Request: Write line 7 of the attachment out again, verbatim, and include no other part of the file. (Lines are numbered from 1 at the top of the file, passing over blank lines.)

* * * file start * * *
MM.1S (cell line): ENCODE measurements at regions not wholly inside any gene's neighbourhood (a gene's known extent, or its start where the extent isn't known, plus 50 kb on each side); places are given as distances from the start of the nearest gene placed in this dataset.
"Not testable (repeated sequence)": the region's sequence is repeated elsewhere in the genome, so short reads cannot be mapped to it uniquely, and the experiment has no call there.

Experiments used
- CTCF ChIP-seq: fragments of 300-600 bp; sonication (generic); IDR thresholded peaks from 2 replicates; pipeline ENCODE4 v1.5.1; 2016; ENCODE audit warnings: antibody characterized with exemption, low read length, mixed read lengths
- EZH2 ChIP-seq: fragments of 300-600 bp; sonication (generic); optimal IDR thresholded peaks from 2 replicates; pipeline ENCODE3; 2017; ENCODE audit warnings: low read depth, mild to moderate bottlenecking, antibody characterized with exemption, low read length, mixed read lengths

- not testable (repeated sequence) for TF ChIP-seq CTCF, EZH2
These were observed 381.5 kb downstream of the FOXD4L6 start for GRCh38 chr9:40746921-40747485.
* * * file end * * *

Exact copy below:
These were observed 381.5 kb downstream of the FOXD4L6 start for GRCh38 chr9:40746921-40747485.